Do you hunt? well you can forget about hunting white-tail deer and elk on those public lands because it is common for the FS to prohibit hunting in high-use recreation areas including ski areas for the obvious reasons of public safety and to protect facilities. We know that the bitterroot resort doesn’t really care because their CEO said that the hunters have lots of other places to hunt. The resorts Mater Plan (make no mistake, they are after the whole 12,00 acres) develops elk winter range and a major carnivore corridor as outlined by MFWP biologists.
    There is so much more. Any one or group interested in learning more about this real estate development disguised as a ski resort call me at the Sierra Club office in Missoula. Remember, Lolo Peak is YOUR Mountain, will YOU give it away to developers?

  33. Well then, Southern Gentleman Elfman,

    I guess a consensus opinion of many long-time natives of this region is “no class,” then.

    Of all those references to Tom Maclay I’ve received from all those who have met him — including several people who worked for the Maclay family — the consensus is consistent. It is how I described him.

    This bothers you. That’s your problem.

    It is obviously nothing Tom Maclay himself cares about. Which, incidentally, further encourages the accusation of arrogance — his disdain for others is palpable.

    His postcards sent out last year to convince people to support his “resort” were equal parts arrogance, lies, and distortions.

    And you are here to rehabilitate him, for reasons unknown, for reasons you won’t share. It doesn’t matter. The consensus remains, Maclay’s behavior confirms the consensus, and you dislike it being revealed in a thread created to discuss Maclay’s plans. If this thread is about Maclay’s plans, and the main essay about the same subject, then Maclay’s motives and persona are directly in issue here, no matter whether your Genteel Southern perspective dislikes it.

    I find it interesting that you hail from the SE USA. In my travels throughout the USA, the “South” is where the officious facade of polite dismissal originates, as an American cultural construct. Nowhere have I been more insulted with polite dismissal than in the South. It is the home of friendly-to-your-face, back-stabbing-when-not-there sorts of duplicity.

    Not saying that’s what you’re using here.

    Saying only that it’s unsurprising that someone from the Southeastern USA would think it fine to call another “classless” while upholding the lies, illegal behavior, and arrogance of another. Not surprising at all.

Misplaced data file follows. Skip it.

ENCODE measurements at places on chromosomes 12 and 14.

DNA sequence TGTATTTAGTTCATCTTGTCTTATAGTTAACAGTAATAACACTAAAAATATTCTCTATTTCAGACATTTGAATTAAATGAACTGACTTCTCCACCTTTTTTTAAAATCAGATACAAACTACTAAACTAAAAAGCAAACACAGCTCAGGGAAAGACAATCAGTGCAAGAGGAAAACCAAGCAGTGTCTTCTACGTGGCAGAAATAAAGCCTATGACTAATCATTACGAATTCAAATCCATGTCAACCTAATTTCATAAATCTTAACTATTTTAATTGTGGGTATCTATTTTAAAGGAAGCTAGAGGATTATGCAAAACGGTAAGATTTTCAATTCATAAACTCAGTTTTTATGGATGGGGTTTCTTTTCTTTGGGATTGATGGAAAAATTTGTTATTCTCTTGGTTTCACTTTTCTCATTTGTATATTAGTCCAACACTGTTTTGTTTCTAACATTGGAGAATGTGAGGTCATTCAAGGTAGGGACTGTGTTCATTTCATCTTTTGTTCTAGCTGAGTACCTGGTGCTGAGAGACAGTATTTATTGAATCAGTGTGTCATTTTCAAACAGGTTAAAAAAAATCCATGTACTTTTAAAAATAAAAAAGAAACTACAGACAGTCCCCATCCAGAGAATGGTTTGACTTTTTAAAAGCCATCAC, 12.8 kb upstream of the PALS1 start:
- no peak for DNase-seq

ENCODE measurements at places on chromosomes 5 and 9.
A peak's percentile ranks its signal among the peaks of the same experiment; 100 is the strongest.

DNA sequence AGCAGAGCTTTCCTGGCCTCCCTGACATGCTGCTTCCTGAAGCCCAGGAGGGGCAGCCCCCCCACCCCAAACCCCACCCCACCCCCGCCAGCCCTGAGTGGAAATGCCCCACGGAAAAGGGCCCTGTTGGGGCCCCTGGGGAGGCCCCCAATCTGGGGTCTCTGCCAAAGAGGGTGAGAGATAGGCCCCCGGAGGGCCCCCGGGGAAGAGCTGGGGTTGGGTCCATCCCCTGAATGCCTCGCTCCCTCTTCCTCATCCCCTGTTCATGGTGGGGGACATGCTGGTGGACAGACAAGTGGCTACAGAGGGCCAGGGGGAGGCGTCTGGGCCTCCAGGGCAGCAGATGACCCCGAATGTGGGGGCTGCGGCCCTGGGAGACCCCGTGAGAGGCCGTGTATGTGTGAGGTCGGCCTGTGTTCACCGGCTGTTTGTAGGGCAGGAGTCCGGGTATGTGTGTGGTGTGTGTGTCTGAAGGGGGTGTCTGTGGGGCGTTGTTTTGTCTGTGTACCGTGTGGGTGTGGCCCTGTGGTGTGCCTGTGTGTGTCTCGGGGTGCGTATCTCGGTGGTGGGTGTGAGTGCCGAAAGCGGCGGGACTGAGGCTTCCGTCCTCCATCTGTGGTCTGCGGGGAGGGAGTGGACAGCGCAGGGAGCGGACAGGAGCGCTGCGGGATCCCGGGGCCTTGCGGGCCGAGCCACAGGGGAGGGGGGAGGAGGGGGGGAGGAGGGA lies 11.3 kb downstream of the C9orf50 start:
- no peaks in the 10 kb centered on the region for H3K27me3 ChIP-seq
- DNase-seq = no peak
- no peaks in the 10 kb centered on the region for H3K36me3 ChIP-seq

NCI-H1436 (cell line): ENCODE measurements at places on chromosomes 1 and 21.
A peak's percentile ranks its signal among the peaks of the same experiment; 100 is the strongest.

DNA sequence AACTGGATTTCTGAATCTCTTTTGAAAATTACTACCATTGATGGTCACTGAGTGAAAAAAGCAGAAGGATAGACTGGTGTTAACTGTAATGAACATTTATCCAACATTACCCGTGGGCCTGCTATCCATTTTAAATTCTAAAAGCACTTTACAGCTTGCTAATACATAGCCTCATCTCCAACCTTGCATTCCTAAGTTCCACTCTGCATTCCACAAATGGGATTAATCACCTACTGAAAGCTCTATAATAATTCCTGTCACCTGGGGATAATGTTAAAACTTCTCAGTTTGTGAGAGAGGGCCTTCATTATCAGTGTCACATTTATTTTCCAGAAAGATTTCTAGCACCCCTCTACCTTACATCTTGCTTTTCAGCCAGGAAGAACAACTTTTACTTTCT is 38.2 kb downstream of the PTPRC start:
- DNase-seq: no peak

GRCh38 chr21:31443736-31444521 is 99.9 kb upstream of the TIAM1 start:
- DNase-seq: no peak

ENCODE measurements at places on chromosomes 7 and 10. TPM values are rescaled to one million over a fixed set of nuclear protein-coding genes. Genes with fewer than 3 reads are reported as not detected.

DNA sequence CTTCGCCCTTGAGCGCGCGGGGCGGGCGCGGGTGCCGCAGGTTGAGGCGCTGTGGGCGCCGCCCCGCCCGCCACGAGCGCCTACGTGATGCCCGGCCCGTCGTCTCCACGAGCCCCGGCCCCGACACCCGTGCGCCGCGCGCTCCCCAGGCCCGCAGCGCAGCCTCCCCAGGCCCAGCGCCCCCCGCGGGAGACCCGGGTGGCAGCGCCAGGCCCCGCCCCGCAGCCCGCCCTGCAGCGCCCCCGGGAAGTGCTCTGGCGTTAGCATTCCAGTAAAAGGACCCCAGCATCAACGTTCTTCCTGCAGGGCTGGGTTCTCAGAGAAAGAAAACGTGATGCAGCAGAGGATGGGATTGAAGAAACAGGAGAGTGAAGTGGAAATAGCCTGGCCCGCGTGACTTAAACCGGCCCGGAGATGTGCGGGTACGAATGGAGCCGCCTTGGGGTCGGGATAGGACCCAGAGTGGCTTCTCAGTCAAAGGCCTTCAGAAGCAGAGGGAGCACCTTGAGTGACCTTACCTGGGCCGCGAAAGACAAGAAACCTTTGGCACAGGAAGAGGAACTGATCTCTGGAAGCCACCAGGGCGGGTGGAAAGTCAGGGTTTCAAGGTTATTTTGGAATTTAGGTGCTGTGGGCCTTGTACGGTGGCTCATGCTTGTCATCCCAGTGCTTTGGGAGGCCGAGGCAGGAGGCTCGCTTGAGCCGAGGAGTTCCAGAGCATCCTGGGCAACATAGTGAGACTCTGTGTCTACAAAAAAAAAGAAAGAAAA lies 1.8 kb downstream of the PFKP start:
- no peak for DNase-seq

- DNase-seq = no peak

If you’re so concerned about “class,” then maybe you ought to consider a blog at which you denigrate all of us heathens who don’t measure up to the Genteel Southerner way of being duplicitous. I think it would be a big hit with the gang of people who support Tom Maclay’s “resort.” I’m sure Beth Tyler would love it. And the investment bankers backing Maclay’s “resort” likely would bankroll the effort for you, maybe even hire a ghost-writer.

    Enjoy your superiority, elfman. It really suits you. Especially when you use it to distract from the subject of this thread, and the primary essay — a fraudulent perspective which portrays Tom Maclay and his investors as “victims”.

    Dali never painted surreality better.

  34. Debby Jones, (aka Super Ad Hominem and Edgar N.)

    We cycle through “editor’s pick” every few days, or depending on what’s breaking and what stories warrant that spot. Then, they stories cycle through the “New West Features” box. The Bitterroot story was up as the top story for two full days and then in the New West features for another day before other stories flowed through and cycled it off those spots. There are numerous ways to find the story, including on the Development page (where it is still the editor’s pick) or if you click on “more” right above the New West Features box, you’ll get all the previous editor’s picks. No censorship, just plain old news flow.

  35. Debby Jones = AdHominem… Bwahahahahaha!!!! That is freaking hilarious. Debby is caught red handed and exposed trolling for visitors to her blog where she alleges something that is a complete falsehood. A third grader could easily find this story without succumbing to a conspiracy theory. “Its over at “…”? You mean YOUR website Debby? is that what you mean? Pathetic. Are you having trouble getting visitors to your site? I completely understand the desire to comment here on an anonymous basis but that is a totally different thing than setting up a bunch of different handles and “posing” as some kind of unbiased observer in an attempt to gain some web traffic. Funny that DebbyHominem accuses New West of being exactly that… “posers”. Hypocrite!! Hahahahahahahaha!